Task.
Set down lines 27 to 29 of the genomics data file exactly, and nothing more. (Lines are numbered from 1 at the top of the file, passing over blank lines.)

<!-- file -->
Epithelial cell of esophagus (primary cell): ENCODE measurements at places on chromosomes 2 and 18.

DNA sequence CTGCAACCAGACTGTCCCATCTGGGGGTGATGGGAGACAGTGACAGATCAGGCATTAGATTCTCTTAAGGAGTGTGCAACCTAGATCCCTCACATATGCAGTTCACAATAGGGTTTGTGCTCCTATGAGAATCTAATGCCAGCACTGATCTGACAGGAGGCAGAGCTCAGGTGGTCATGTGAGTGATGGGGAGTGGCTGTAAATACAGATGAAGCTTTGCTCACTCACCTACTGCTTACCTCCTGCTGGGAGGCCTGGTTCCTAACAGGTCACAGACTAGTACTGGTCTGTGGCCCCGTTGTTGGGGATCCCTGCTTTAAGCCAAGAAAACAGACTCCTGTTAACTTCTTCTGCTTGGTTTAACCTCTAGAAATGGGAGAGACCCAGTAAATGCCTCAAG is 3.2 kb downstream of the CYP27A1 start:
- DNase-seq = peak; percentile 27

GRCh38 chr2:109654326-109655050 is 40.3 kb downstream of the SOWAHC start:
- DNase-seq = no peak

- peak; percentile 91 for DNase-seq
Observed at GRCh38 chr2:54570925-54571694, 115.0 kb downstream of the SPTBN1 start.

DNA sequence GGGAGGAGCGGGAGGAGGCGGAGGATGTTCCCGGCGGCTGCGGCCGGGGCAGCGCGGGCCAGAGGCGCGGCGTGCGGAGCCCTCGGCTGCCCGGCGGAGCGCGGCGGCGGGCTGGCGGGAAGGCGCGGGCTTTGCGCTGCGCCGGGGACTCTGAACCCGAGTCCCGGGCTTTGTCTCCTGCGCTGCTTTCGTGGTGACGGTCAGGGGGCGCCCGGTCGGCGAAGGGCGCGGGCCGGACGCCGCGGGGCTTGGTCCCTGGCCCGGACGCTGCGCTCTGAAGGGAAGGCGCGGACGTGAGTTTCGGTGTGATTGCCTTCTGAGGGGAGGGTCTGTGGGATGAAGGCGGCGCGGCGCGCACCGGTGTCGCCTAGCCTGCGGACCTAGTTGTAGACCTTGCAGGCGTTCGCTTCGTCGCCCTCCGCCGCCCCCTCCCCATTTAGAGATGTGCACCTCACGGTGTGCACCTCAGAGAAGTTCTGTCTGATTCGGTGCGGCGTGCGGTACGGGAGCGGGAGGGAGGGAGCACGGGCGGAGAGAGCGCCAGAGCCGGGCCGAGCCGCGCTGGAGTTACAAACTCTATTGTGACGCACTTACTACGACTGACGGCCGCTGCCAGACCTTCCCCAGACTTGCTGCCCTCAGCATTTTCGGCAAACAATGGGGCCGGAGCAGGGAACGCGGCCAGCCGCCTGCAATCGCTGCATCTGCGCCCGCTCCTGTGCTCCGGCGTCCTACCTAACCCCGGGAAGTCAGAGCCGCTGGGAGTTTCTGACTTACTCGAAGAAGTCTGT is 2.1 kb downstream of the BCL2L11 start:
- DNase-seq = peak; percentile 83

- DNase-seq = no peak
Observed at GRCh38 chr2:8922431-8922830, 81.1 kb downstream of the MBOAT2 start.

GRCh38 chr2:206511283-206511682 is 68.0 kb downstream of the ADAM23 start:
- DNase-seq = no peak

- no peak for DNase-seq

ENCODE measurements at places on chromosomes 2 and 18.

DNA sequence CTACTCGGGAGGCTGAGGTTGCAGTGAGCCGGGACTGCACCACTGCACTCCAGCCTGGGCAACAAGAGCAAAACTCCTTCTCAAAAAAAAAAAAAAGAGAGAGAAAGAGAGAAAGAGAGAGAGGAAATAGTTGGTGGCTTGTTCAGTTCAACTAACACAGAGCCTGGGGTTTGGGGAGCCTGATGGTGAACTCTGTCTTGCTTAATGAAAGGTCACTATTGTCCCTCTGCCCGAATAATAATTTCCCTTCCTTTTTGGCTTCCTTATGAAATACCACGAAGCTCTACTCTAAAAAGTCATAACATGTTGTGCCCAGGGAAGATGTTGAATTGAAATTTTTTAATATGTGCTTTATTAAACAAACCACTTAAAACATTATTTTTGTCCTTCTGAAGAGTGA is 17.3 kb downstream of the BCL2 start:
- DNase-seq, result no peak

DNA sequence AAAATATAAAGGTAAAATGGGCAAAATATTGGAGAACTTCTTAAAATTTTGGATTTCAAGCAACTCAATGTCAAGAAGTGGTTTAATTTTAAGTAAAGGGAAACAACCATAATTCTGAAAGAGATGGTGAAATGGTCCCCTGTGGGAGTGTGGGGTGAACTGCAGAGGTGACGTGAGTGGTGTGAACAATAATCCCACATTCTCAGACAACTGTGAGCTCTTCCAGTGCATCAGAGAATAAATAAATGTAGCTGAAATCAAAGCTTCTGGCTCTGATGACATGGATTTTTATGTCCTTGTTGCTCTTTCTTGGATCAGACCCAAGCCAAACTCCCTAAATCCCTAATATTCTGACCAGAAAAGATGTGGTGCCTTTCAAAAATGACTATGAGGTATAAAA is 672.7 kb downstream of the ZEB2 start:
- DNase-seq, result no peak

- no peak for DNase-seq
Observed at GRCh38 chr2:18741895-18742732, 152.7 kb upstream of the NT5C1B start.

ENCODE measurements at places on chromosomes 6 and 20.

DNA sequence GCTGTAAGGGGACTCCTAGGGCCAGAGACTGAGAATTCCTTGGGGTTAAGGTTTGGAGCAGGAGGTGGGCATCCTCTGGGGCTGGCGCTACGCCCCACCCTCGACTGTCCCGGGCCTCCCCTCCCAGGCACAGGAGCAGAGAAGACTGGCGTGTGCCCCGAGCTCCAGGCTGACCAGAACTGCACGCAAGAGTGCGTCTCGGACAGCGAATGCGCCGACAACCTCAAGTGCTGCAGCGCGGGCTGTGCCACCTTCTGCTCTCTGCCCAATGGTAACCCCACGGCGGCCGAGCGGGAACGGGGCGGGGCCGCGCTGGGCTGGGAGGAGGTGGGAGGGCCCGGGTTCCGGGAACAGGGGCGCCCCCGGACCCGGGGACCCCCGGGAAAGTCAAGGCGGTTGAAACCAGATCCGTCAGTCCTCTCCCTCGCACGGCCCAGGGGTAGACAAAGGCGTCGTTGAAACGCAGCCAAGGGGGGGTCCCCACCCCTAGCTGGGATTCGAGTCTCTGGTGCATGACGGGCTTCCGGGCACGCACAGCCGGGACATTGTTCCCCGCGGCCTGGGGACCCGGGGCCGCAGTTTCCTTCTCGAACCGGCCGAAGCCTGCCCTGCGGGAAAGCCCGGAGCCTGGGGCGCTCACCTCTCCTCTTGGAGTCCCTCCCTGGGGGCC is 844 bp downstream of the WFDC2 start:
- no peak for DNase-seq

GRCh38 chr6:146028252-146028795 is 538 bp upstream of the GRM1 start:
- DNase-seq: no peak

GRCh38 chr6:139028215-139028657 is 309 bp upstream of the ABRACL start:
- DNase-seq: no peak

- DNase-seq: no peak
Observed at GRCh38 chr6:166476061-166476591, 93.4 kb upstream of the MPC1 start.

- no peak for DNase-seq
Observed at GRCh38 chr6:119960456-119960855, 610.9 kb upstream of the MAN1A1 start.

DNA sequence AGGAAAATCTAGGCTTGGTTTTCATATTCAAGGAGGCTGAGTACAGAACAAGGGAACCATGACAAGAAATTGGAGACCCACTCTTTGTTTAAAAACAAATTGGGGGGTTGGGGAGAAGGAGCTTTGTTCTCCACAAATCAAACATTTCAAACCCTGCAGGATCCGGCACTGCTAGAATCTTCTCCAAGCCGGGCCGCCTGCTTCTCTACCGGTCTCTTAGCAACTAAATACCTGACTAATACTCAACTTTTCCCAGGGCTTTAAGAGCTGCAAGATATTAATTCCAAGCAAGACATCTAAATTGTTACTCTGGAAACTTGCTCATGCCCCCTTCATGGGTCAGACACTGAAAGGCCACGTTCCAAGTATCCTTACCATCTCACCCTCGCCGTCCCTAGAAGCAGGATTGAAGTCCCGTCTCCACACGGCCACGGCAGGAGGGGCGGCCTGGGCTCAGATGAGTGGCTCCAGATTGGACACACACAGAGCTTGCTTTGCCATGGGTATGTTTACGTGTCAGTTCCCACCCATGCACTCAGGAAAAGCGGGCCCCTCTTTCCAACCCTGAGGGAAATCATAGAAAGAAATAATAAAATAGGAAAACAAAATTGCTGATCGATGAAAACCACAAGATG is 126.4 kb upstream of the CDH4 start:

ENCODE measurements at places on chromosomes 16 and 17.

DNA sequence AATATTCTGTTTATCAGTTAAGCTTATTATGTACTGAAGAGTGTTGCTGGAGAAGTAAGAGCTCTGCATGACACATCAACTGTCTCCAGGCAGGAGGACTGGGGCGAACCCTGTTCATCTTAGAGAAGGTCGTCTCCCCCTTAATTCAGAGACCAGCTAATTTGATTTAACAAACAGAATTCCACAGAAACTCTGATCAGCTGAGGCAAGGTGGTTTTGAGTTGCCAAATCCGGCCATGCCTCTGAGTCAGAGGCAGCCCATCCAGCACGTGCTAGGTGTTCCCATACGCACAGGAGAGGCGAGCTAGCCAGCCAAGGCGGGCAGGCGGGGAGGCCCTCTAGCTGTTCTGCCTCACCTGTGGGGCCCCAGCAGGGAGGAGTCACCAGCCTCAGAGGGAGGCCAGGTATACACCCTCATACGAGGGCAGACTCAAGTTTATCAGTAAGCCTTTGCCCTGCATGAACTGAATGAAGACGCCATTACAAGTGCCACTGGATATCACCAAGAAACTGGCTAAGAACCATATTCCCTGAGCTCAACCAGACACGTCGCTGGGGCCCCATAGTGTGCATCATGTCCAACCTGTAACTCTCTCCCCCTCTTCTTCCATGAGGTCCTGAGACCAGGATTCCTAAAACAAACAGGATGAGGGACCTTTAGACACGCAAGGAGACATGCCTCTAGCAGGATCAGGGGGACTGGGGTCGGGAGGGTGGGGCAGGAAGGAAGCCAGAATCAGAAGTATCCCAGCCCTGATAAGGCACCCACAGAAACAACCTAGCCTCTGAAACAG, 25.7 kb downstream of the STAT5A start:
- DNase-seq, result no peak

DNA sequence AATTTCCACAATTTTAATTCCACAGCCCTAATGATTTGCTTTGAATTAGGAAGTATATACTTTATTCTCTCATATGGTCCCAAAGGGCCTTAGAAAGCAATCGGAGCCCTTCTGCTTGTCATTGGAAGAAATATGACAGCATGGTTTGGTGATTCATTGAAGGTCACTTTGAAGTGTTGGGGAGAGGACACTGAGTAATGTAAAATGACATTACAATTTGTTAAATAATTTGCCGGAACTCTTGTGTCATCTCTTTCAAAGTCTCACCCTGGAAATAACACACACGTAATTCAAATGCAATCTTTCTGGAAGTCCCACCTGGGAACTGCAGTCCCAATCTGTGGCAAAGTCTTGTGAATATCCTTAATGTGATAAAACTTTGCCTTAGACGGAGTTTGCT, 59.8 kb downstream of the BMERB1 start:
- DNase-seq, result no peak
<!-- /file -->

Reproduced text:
GRCh38 chr6:139028215-139028657 is 309 bp upstream of the ABRACL start:
- DNase-seq: no peak

- DNase-seq: no peak